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Appendix B - Windows 98 System File Details

Archived content. No warranty is made as to technical accuracy. Content may contain URLs that were valid when originally published, but now link to sites or pages that no longer exist.

This appendix provides details about the system files supplied with Microsoft Windows 98.

See Also

  • For information on how to create a Windows 98 Startup Disk, see Chapter 2, "Setting Up Windows 98." 

  • For information on how to use a Windows 98 Startup Disk, see Chapter 5, "Setup Technical Discussion." 

Distribution Disk Storage Overview

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Windows 98 is stored on the distribution disks as cabinet (CAB) files. When the Windows 98 disks are created, files are compressed into folders. The Windows 98 files are read in and written out as a continuous byte-stream. The entire stream is compressed and divided into folders as appropriate. Folders can fill one or more cabinets. The following defines the terms used to describe the distribution files.

Cabinet A file that contains one or more files, usually compressed.

Folder A decompression boundary. Large folders enable higher compression, because the compressor can refer back to more data in finding patterns. However, to retrieve a file at the end of a folder, the entire folder must be decompressed.

The Windows 98 distribution disks use distribution media format (DMF), which is a special read-only format for 3.5-inch floppy disks that permits storage of 1.7 MB of data.

Cabinet File Structure

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The file structure introduced in Windows 95 has changed slightly in Windows 98. In Windows 95, most of the files were contained in a Win95#.cab structure. The rest of the files were included in the Base#.cab, Catalog.cab, Driver#.cab, Mini.cab, and Precopy#.cab cabinets.

Windows 98 instead groups CAB files by function. The following table summarizes the cabinet files and their contents.

Cabinet file

Quantity

Contents

Base#.cab

2

Files necessary for the first boot.

Catalog3.cab

1

Catalog files necessary for driver certification.

Chl99.cab

1

Offline channel Web pages for the Channel bar.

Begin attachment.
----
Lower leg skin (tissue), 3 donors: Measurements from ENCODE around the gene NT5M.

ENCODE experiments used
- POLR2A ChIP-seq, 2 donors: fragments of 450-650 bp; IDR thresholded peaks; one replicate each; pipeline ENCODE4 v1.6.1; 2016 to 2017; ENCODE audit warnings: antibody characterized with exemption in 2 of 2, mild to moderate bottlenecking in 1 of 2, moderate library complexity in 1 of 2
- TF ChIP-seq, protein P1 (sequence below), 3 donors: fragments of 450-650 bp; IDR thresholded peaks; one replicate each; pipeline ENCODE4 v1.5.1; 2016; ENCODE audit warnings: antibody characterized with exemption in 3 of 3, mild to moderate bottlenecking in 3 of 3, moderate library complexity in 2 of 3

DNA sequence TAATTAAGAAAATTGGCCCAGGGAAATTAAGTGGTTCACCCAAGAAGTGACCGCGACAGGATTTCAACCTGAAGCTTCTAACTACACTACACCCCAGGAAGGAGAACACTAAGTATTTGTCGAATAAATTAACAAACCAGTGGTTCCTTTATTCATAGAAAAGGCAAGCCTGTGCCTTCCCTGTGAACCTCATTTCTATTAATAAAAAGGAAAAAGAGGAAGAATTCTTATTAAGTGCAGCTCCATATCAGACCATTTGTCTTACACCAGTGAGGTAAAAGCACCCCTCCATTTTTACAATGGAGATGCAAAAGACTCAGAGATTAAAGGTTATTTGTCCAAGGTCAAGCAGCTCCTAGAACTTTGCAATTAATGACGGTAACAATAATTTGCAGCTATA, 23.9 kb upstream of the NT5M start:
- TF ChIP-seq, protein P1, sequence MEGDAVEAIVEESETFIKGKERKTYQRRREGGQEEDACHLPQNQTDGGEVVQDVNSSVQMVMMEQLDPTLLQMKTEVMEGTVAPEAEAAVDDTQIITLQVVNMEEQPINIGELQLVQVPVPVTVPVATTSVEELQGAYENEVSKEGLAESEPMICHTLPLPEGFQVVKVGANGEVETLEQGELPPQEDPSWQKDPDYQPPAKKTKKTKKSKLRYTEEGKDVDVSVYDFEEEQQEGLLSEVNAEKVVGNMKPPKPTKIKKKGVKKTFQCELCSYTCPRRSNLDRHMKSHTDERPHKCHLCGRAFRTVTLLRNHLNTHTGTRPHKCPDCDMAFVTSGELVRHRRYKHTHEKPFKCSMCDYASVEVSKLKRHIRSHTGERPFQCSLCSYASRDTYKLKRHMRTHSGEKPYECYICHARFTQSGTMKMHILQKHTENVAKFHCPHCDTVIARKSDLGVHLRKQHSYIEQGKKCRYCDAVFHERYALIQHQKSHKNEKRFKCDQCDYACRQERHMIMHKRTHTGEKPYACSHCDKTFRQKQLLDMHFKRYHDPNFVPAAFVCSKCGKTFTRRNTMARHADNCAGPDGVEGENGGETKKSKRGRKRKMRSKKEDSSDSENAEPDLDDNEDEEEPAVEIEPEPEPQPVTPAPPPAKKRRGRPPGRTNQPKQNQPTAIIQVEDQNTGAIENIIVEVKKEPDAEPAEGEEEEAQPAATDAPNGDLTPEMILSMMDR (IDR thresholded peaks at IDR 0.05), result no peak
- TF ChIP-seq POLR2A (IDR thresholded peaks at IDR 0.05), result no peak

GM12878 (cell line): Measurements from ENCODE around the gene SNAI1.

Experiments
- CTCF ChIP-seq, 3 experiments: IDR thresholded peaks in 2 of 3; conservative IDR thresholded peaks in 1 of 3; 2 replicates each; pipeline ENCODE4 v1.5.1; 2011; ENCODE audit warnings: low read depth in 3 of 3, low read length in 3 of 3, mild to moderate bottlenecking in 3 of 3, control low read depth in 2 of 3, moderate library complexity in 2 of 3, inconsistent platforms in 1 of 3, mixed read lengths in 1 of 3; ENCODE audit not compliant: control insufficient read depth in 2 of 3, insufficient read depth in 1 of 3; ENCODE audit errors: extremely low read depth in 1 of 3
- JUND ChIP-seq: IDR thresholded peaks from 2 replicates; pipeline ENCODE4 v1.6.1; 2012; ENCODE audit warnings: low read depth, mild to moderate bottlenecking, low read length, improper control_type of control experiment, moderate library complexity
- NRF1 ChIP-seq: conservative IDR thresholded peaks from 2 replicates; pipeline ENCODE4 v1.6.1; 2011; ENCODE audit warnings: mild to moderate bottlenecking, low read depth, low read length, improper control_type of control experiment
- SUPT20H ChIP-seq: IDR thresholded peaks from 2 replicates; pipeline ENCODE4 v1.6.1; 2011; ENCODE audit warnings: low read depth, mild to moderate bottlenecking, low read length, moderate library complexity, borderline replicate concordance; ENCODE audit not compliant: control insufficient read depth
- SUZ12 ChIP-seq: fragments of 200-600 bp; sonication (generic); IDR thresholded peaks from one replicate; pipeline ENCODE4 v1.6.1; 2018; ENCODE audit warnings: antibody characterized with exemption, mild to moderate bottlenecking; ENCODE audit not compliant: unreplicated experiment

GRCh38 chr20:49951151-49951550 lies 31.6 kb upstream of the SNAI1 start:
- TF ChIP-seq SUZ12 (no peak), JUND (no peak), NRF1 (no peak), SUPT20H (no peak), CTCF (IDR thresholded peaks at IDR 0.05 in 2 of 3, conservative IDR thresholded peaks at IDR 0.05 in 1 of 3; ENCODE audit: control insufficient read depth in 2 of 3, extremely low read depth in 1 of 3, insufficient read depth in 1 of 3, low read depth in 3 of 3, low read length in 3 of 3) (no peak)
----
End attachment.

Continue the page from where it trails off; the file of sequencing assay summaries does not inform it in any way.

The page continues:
Driver#.cab

11

Windows 98 drivers. These files are copied to your hard drive only if you need them on first boot. This is the case when the device you are using for the installation media is connected to a sound card.

Edb.cab

1

Various utilities.

Mini.cab

1

Mini Windows, which is used for setting up from MS-DOS.

Net#.cab

5

Network driver-related files. These CAB files are optional and are copied to the hard drive only if you are installing over the network.

Precopy#.cab

2

Setup and INF files.

Win98#.cab

44

Windows 98 files.

The # in the file names uses the following naming convention:

  • Base4.cab through Base5.cab 

  • Driver11.cab through Driver21.cab 

  • Net6.cab through Net10.cab 

  • Precopy1.cab through Precopy2.cab 

  • Win98_22.cab through Win98_69.cab 

Organizing the CAB files in this manner allows for easier extraction and a smoother setup. For example, if the computer does not have a network card, the Net#.cab files are not moved to the user's computer during setup.

Viewing and Extracting Cabinet Files Using Explorer

In Windows 98, you can view and extract CAB files using Windows Explorer. In Windows 95, you had to use the command-line Extract program to extract CAB files.

To view the contents of a CAB file with Windows Explorer
  1. Click the Start button, point to Programs, and then click Windows Explorer

  2. In the left pane, click the letter that represents the drive where the CAB files are located. 

  3. Navigate to the folder containing the CAB file you want to view. 

  4. On the right pane, double-click the CAB file you want to view. 

    The contents of the CAB file appear in a separate window. 

To extract CAB files with Windows Explorer
  1. Follow the instructions for viewing the contents of a CAB file. 

  2. In the window displaying the contents of the CAB file, double-click the file you want to extract. 

    The Browse for Folder dialog box appears. 

  3. Click a folder in which to save the file you are extracting, and then click OK

You can also extract files by using System File Checker, as described in Chapter 27, "General Troubleshooting." With System File Checker, you do not need to know which CAB file contains the file you need.

Extracting CAB Files Using the Extract Program

The Extract program supports command-line extraction of files from the CAB storage format on disk. Extract does not support any other compression system (that is, it is not backward-compatible with any previous Microsoft disk utilities).

The Extract program (Extract.exe) can be found in the \Windows\Command directory or on the Windows 98 installation media.

Important In general, use the Extract program only if your product support representative indicates that using the Extract program is necessary to retrieve a compressed file from the Windows 98 cabinet files.

Under normal circumstances, you should use the Add/Remove Programs or Network icon in Control Panel to install and uninstall components, applications, and support software from the Windows 98 installation media.

If system files are missing or damaged, run Windows 98 Setup from the Windows 98 installation media, and choose the option to validate and restore files.

Syntax

extract [/y] [/A] [/D | /E] [/L location] cabinet_file [file_specification ...]

– Or –

extract [/y] compressed_file [destination_file]

– Or –

extract [/y] /C compressed_file destination_file 

Parameters

/A 

Process all files in a cabinet set, starting with the cabinet_file. Follow cabinet chain.

/C 

Copy source file to destination (to copy from DMF disks).

/D 

Display cabinet directory. Do not extract.